News in Brief
McCain on defense bill, NGA on Hootenanny, Army on battlefield tech
Sen. John McCain, R-Ariz., spoke at the Heritage Foundation on July 15. (Photo: Sean Lyngaas, FCW)
McCain defends acquisition provision, frets about veto
Arizona Republican John McCain, chairman of the Senate Armed Services Committee, said a conversation with Defense Secretary Ashton Carter left him "very concerned" that President Barack Obama will veto the fiscal 2016 defense authorization bill.
Carter told the Arizona Republican he is recommending the president veto the measure as it stands, McCain said in a July 15 appearance at the Heritage Foundation. The more than $600 billion bill passed the Senate last month. The Obama administration has objected to the bill's use of overseas contingency operations funding rather than base budgeting to meet policy priorities.
When asked about his disagreement with Frank Kendall, the Pentagon's top acquisition official, over the extent to which acquisition reform should empower the service chiefs, McCain said that "Mr. Kendall chose ... to attack me in the media without ever talking to me, which is his privilege." Kendall, the undersecretary of Defense for acquisition, technology and logistics, told Breaking Defense recently that the bill's acquisition provision "destroys my ability to lead" because it devolves power from his office to the services.
McCain said he also spoke at length with Carter about the acquisition dispute with Kendall. "There's a weird interpretation now that [the bill] takes away the authority of the secretary of Defense," McCain said. "The service chiefs work for the secretary of Defense; he doesn't work for them. So we're making them responsible for many of these programs that have gone amok, including over the five years of Mr. Kendall's time" at AT&L. The cost of weapons systems has spiraled out of control, McCain added, and "to do business as usual would be insanity."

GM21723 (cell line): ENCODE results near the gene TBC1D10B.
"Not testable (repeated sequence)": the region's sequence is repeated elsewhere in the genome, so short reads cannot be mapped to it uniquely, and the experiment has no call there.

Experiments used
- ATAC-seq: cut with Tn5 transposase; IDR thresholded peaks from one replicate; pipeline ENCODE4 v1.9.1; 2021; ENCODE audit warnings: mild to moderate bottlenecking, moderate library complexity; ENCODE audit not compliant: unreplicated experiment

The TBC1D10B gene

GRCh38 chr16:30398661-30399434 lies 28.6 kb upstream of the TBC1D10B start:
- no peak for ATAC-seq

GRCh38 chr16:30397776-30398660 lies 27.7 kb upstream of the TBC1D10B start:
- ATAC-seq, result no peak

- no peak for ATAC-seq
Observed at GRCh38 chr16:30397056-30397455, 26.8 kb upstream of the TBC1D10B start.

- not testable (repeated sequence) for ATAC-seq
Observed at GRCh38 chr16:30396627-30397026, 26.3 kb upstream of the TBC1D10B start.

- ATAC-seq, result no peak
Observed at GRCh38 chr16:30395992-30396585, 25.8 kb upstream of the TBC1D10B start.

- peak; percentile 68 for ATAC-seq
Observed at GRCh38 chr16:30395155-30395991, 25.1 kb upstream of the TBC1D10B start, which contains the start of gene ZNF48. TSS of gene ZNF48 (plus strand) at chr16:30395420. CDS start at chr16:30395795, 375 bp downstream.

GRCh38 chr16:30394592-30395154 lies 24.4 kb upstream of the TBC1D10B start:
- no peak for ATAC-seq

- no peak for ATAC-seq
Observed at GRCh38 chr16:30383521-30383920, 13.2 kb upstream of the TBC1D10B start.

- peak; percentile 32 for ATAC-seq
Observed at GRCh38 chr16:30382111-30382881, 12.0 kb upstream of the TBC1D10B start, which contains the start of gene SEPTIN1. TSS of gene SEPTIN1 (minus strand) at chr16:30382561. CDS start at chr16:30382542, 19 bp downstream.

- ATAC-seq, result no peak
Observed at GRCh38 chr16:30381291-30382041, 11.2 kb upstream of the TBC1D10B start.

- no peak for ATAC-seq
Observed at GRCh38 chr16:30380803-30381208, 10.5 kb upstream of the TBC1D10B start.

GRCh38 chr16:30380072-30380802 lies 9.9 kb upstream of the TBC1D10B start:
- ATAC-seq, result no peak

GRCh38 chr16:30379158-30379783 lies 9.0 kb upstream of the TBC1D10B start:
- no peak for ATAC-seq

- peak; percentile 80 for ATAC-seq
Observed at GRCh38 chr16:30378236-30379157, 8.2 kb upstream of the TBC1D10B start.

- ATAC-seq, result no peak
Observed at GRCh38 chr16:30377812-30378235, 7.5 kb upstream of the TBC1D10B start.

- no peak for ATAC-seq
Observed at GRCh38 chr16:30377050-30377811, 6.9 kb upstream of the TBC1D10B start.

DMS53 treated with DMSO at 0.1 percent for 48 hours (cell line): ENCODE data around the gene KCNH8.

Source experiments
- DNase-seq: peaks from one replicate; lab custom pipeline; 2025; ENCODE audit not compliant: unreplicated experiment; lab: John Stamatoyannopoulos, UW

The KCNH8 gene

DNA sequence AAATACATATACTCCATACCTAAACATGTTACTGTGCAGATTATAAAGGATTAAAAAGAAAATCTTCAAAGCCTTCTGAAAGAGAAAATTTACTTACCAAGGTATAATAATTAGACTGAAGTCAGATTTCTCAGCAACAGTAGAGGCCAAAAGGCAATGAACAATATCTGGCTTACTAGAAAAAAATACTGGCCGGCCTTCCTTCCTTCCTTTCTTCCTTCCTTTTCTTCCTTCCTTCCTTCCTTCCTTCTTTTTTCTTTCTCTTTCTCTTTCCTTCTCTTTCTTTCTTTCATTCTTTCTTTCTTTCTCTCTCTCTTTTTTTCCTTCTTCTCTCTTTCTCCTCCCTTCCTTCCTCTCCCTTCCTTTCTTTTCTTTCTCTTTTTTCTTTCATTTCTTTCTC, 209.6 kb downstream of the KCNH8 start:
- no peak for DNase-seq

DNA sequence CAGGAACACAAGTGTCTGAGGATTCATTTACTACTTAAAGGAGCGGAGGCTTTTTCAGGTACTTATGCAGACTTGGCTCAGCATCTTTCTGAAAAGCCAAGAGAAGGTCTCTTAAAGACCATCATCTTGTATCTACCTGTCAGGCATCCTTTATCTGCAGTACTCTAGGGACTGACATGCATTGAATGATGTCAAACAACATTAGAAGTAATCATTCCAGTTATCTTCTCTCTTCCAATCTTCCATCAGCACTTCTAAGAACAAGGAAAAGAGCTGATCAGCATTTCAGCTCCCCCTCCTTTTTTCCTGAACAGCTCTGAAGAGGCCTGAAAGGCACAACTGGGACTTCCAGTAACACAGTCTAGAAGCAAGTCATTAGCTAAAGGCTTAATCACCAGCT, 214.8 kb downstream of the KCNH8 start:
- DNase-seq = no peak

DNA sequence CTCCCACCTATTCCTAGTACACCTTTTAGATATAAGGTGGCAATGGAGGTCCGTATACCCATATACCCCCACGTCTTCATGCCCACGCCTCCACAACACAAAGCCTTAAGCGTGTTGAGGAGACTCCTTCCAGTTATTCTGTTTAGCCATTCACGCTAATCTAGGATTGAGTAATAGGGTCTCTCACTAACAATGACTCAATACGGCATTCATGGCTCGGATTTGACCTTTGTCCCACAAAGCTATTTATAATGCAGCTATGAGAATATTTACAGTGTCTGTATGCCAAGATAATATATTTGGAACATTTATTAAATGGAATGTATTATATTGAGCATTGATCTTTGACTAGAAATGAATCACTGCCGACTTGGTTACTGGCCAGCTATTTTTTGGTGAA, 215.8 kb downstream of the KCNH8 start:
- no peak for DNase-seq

Hootenanny crowdsources geospatial data analysis
The National Geospatial-Intelligence Agency has publicly released Hootenanny, a software toolkit designed to harness the power of crowdsourced mapping for geospatial big data analytics, GCN reports.
Posted on GitHub, the open source project provides a scalable processing engine and interactive editing interface to help users rapidly conflate, or reconcile, map features generated from satellite imagery, unmanned aerial vehicles and mobile devices.
Army's new war game to focus on tech, innovations
The Army is shifting the way it develops new technologies for the battlefield, Defense Systems reports. The service is replacing one of the two annual Network Integration Evaluations with the broader Army Warfighting Assessment, which will focus on innovation and developing partnerships with industry and academia.
The Army recently issued a sources sought notice looking for potential candidates to take part in the next AWA, scheduled to begin Oct. 17, 2016. Responses are due by July 31.
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